Three presidents descend on Pennsylvania in a major day for one of the nation’s most closely watched Senate contests


Three presidents — one sitting and two former — descended on Pennsylvania on Saturday for the last of a long midterm push that underscored stakes in one of the nation’s most closely watched Senate races.

For President Joe Biden, who made a rare joint appearance with former President Barack Obama in Philadelphia to cheer on Democratic candidate Lt. Gov. John Fetterman, Pennsylvania was a test of political tension in his home state, which he has visited 20 times since taking office. .

For former President Donald Trump, who rallied Saturday night in Latrobe, outside Pittsburgh, a victory for his hand-picked candidate, Dr. Mehmet Oz, could prove his own lasting viability in a commonwealth he lost by a narrow margin in 2020.

The ramifications extend beyond next week’s election. As Trump prepares to announce a third presidential bid in the coming weeks, Biden’s aides are taking their own initial steps to launch a re-election campaign. For a stretch of several hours on Saturday, the dynamics of a potential 2020 rematch unfolded.

The moment marks a historic anomaly. Former presidents typically stay out of day-to-day politics, often avoiding direct criticism of the men they once held. Not since Grover Cleveland in 1892 has a defeated one-term president won the White House again.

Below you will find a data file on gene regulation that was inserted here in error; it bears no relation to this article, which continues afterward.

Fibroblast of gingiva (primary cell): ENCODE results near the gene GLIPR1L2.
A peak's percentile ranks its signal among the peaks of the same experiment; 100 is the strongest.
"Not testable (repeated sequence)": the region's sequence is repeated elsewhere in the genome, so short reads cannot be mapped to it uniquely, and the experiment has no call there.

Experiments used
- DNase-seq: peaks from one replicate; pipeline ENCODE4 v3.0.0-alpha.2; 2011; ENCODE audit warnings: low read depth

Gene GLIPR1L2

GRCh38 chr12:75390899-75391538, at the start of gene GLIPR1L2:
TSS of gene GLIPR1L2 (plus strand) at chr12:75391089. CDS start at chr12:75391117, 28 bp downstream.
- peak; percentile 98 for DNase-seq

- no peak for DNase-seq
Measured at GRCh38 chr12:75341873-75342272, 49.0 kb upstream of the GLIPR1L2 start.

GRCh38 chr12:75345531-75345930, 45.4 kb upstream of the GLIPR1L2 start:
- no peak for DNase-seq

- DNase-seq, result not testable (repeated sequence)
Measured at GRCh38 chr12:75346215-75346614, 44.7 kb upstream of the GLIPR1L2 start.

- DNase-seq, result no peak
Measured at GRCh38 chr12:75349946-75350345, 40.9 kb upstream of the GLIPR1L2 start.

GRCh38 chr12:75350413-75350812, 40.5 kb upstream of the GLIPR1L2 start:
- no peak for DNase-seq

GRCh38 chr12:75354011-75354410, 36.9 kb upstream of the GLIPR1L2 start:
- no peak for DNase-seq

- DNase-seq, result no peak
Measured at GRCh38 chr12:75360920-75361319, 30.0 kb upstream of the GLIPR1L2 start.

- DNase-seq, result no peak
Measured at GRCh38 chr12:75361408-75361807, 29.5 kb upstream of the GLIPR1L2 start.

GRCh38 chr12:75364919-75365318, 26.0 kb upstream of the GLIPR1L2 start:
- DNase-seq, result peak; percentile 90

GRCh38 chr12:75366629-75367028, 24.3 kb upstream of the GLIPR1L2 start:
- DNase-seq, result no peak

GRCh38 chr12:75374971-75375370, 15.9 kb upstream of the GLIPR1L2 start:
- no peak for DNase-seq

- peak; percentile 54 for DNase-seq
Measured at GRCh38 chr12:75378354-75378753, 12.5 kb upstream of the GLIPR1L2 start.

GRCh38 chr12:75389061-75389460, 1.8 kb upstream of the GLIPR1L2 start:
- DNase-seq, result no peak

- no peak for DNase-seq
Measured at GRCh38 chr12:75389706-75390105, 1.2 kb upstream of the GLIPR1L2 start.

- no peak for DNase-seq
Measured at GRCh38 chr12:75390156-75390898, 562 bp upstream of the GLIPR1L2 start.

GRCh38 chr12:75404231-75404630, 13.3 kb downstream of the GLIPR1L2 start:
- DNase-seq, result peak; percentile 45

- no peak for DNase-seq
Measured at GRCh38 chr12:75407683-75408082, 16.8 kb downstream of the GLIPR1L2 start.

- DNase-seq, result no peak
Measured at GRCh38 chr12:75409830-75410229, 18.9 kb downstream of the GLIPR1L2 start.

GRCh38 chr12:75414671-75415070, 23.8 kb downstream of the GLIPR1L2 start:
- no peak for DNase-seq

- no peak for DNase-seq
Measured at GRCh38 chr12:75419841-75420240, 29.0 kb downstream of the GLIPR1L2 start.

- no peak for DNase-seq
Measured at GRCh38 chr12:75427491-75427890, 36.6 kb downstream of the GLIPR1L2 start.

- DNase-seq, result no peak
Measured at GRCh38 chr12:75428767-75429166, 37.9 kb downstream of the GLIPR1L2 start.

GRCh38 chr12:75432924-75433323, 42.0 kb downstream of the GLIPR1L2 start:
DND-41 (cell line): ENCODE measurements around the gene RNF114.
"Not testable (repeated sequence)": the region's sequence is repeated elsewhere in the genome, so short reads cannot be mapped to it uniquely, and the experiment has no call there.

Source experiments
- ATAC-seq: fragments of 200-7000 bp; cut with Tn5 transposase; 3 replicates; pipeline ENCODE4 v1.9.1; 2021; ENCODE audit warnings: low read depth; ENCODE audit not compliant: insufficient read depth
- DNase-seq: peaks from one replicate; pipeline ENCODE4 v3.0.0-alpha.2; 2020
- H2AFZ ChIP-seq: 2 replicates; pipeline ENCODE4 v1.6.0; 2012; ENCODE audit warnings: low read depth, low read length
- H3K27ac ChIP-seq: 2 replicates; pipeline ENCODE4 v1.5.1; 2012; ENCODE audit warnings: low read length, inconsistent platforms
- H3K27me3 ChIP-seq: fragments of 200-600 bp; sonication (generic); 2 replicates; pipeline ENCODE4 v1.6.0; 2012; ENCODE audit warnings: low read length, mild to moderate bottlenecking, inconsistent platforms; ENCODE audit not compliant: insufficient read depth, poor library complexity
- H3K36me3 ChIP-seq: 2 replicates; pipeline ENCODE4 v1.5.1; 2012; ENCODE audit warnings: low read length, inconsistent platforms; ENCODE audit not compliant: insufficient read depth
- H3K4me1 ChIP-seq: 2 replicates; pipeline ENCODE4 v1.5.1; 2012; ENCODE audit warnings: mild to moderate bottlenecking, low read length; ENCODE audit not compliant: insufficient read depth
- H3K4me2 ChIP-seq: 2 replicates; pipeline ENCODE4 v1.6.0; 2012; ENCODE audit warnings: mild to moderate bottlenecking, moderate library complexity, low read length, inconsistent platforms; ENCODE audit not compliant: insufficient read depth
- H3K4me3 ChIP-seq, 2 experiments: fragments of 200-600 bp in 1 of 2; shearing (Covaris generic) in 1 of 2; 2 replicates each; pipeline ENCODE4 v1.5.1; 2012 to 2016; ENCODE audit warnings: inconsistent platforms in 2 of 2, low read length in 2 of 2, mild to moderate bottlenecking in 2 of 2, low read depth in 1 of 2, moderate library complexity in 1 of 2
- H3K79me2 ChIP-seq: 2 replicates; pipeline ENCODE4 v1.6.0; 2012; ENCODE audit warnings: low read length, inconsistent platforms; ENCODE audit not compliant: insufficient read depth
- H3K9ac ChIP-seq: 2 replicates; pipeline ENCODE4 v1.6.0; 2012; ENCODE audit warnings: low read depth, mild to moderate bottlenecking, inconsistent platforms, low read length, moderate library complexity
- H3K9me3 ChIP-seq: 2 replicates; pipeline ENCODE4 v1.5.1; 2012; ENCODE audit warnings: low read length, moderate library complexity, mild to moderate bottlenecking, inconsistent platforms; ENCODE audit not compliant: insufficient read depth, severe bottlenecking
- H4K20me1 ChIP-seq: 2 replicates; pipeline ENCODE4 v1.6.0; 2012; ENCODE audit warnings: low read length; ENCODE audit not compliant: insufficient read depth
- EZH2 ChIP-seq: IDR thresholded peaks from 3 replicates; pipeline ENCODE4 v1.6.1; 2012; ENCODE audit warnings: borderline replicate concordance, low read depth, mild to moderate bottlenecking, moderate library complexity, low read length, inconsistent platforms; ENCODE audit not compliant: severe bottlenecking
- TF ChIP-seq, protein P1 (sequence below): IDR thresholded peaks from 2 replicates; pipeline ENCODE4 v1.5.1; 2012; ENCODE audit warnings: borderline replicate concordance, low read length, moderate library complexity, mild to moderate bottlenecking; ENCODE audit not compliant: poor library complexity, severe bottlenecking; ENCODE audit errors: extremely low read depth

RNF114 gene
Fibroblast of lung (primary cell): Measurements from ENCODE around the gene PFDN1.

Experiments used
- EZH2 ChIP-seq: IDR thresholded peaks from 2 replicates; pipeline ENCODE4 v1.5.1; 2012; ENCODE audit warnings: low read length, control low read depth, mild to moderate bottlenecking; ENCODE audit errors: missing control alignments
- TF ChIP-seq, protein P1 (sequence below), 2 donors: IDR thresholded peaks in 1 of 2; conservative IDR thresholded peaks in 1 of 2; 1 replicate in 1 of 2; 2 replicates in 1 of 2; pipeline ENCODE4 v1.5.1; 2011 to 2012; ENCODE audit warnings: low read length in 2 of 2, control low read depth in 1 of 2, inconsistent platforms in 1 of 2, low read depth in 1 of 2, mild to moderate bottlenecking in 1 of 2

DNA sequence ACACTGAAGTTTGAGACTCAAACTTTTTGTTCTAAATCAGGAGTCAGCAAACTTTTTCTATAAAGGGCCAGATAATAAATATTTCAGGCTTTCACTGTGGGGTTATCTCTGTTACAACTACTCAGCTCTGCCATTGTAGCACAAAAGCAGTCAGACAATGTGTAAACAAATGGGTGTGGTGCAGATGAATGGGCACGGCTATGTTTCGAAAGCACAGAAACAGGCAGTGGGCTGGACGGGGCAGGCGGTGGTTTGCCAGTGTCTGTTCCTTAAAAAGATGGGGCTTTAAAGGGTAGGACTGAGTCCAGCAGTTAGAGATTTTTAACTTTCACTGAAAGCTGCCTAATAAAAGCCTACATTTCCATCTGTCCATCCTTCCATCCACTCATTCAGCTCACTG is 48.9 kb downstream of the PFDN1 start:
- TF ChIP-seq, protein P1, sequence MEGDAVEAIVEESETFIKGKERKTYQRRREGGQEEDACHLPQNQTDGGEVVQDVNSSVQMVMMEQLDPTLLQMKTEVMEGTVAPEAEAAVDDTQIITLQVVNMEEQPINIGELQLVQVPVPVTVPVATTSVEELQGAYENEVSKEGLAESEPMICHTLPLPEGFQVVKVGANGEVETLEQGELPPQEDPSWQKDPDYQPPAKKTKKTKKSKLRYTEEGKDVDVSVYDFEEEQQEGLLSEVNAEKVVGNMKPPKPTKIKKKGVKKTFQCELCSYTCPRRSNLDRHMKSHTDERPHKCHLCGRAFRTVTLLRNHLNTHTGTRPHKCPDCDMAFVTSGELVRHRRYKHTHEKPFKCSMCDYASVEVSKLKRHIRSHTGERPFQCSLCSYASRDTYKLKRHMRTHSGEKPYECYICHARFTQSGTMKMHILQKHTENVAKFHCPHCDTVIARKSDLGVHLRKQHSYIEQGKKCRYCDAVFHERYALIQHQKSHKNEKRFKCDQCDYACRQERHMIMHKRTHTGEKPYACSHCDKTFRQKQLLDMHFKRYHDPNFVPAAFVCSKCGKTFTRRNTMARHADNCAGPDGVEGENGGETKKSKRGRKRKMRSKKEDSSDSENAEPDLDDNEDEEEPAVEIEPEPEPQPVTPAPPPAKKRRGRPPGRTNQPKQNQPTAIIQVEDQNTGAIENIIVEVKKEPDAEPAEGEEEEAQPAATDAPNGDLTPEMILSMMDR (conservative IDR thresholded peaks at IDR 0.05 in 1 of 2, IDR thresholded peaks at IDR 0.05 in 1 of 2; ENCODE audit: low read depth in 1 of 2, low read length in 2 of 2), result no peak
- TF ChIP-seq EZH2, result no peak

The convergence of presidents in Pennsylvania, each warning of dire consequences if the opposition prevails, reflects norms that changed when Trump took office nearly six years ago, quickly issuing trumped-up charges against Obama for espionage and general wrongdoing.

In North Philadelphia, Biden told a packed crowd at Temple University that Fetterman would defend Social Security and Medicare and look out for veterans.

“When I ran for the presidency, my aim was to build an economy from the bottom up and from the middle. “It’s a fundamental shift compared to Oz and mega MAGA Republican trickledown economics,” Biden said of Fetterman’s GOP rival, Dr. Referring to Mehmet Oz.

President Joe Biden and former President Barack Obama attend a campaign rally in Philadelphia on Nov. 5, 2022, with Josh Shapiro, center right, and John Fetterman.

As the crowd roared, the President continued, “Not really. This is not your father’s Republican Party. This is a different kind of cat. I really mean it. See, they’re all about the rich getting richer. And the rich stay rich. The middle class is getting tougher. Under their policy, the poor are getting poorer.”

Obama foreshadowed the likelihood of a Democratic defeat.

“I can tell you from experience that the midterms matter a lot,” Obama said, referring to the 2010 election that saw the GOP regain control of the House of Representatives during his first administration.

“When I was president, I kicked my ass in the mid-term elections. I was elected in the midst of a financial crisis and we did the right things to get the economy back on track, but it was slow and people were as frustrated as they are now.